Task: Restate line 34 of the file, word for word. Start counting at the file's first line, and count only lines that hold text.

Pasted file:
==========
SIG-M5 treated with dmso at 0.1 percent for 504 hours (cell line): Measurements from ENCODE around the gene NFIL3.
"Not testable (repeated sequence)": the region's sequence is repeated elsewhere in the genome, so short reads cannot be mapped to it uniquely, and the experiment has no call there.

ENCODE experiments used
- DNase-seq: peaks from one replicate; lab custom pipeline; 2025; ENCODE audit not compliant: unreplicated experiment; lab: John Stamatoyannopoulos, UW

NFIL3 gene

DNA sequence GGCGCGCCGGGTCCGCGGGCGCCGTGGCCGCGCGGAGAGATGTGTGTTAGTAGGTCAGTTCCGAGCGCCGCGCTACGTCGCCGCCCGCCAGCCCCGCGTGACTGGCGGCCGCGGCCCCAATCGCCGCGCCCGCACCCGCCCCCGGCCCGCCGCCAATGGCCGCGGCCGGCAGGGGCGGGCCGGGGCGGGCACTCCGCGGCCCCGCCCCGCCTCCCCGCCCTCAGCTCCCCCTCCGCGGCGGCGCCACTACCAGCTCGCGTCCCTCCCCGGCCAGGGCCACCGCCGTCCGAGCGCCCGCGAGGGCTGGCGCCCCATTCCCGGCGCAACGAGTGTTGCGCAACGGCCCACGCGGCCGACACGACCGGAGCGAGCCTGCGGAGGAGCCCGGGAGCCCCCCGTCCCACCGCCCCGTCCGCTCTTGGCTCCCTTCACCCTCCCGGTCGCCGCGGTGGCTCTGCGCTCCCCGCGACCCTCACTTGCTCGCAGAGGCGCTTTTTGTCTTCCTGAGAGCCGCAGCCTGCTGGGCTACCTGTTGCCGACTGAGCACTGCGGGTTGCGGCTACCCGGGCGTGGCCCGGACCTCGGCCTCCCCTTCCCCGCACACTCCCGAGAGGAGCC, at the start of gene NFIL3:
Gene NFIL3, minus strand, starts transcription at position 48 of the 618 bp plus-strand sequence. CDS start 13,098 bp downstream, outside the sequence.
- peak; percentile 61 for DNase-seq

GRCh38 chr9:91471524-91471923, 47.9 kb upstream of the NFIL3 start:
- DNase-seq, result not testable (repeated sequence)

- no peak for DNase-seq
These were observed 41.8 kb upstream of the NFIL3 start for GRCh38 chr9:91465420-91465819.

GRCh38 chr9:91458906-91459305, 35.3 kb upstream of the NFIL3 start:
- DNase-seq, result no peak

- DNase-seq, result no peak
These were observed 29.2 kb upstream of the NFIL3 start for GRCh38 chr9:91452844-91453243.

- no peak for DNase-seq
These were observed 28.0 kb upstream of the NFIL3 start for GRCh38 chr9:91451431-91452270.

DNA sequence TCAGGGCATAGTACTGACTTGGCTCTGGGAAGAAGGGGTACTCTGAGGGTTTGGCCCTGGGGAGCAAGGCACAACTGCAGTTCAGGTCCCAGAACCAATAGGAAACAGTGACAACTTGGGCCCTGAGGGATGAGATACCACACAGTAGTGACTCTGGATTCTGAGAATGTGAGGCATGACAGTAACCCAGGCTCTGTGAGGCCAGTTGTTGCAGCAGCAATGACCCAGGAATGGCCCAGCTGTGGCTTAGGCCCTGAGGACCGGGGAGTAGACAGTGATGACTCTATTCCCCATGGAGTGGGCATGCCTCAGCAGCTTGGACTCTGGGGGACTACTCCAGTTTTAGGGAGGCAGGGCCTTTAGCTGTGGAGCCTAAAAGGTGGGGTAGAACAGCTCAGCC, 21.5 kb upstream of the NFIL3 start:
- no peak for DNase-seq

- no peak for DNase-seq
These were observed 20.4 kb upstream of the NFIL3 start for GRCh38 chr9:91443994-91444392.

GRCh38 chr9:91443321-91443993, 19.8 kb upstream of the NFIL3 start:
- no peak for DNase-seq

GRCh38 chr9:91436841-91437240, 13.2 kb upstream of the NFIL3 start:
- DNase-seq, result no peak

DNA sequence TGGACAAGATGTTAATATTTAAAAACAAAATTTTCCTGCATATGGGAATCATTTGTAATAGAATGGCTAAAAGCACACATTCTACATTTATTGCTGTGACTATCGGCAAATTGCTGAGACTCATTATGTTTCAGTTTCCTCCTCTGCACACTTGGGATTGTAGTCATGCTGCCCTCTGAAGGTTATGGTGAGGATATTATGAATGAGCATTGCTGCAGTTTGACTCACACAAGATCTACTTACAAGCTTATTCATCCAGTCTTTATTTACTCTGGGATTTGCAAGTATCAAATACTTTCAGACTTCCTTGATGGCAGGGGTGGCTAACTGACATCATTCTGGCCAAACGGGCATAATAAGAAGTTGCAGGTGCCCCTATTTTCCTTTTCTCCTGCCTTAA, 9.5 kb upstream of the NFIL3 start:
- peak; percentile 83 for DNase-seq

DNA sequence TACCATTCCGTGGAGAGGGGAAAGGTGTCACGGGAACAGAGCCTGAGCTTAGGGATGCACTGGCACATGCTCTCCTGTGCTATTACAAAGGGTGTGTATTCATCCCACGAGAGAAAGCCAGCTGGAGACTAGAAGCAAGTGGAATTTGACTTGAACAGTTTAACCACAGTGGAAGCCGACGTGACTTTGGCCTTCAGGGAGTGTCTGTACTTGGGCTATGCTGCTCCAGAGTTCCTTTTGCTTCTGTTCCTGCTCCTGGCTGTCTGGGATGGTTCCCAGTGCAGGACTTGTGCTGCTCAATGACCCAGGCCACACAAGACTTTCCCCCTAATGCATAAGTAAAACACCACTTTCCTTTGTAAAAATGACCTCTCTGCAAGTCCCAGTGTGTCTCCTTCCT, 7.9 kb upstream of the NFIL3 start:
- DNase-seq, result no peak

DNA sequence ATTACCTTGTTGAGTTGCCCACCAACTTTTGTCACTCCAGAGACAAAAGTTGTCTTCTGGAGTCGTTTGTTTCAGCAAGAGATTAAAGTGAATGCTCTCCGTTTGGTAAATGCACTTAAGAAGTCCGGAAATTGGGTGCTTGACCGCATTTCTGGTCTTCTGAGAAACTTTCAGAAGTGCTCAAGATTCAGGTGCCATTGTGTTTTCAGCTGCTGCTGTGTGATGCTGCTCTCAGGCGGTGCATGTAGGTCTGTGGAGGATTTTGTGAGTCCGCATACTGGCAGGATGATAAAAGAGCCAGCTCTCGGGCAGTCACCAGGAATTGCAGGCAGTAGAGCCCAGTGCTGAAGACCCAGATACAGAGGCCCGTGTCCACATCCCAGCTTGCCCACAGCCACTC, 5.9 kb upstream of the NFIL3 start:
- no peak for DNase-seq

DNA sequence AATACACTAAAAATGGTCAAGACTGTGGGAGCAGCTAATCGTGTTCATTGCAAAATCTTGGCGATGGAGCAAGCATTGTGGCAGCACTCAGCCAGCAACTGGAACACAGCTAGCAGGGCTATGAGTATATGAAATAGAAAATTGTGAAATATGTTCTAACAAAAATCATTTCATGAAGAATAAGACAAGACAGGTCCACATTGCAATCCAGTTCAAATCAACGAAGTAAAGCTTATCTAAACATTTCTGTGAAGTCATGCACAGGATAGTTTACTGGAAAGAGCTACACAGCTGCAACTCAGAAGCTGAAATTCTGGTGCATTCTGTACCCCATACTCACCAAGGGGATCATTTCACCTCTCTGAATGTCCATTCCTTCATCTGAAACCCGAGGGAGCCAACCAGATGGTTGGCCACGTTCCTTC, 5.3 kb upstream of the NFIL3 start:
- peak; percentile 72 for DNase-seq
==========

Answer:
- peak; percentile 72 for DNase-seq